When people seek acupuncture treatment for the first time, they often have several questions that need answers, in order to feel comfortable receiving treatment and participate actively in the healing process.Some patients even express embarrassment at having sought acupuncture care, not knowing what to expect; if it will benefit them; or what is involved. This is primarily a result of insufficient media exposure, as well as a lack of understanding of AOM by other health professionals, although both of these contributors appear to be improving daily. The introduction of an international acupuncture and Oriental medicine day (AOM Day) on October 24th is a step forward for AOM, and is a vehicle for expanding public awareness.
How you explain acupuncture and Oriental medicine to your patients is a critical factor in expanding public knowledge of AOM, as well as inspiring confidence, trust and patient compliance within your practice. How do you introduce acupuncture to your patients? How do you describe it and explain how it works? Explaining how acupuncture works provides an incredible opportunity for patient education. It can move a patient beyond acupuncture and into the fullness of Oriental medicine, beyond symptom/pain focus and into a perspective of wellness and preventative care. In this article, we will share ideas and techniques gleaned from a combined 30 years' experience in thriving private practices in an attempt to enhance your ability to educate, guide, and support your patients.
Joni Kroll (JK): I have always been fascinated by how practitioners explain acupuncture. Whenever I attend seminars or receive treatment, I always ask for explanations and carefully listen to the metaphors and descriptions used by experienced practitioners. The responses range from the very esoteric to the purely scientific. Commonly, I hear the needle as an "antenna/receiver/radio transmitter" example. I have found that my explanation varies depending on the type of patient I am consulting with or treating.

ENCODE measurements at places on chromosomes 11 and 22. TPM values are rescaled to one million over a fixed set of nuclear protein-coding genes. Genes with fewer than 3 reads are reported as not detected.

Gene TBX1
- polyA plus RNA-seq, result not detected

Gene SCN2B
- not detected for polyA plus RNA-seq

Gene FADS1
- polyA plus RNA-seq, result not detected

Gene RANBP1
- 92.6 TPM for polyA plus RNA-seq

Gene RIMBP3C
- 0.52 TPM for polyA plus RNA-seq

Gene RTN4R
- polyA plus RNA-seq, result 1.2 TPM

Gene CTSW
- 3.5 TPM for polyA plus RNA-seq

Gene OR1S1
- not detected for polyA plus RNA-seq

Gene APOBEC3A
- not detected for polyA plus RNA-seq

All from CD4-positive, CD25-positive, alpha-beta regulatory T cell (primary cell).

Kabba Anand (KA): After reviewing a patient's history and reason for consulting with me, I ask about the patient's expectations of treatment. On the patient intake form, I ask the patient to indicate whether he/she is seeking pain relief, energy balancing, or preventative care. Then I explain how acupuncture works at the level and depth at which the patient has indicated an interest. For example, if a patient comes in primarily for stress management and emotional balancing, I might focus more in explaining the Five Element system and the emotional aspects of the zang-fu. If a patient is seeking treatment for a sports-related injury, I'll elaborate on a more conventional and mechanical explanation of acupuncture's actions. However, the foundation of how I explain AOM remains consistent.
JK: I have distilled my basic explanation down to, "Acupuncture works by helping the body to heal itself." I then elaborate, weighting my explanation either more toward Oriental medical or Western scientific terms. My "Western scientific" response follows closely to what I learned from Deke Kendall in the acupuncture orthopedics program. For these patients, I may discuss neurotransmitters; homeostasis; descending control mechanisms; and neural pathways. For the less-educated but still Western-oriented patient, I will modify this response, using descriptions like, "the body's natural pain killers, anti-inflammatory and feel-good brain chemicals" instead of endorphins, corticosteroids and serotonin. I may say, "Our bodies are designed to be self-healing. When you get a scratch on your arm, you don't have to think about healing it. Your body automatically responds to the injury by increasing blood clotting factors to stop any bleeding, making and sending white blood cells to the area to fight any infection, and forming a scab. The acupuncture needle safely stimulates this same healing response, directing the body's natural anti-inflammatories and pain killers to the area of need."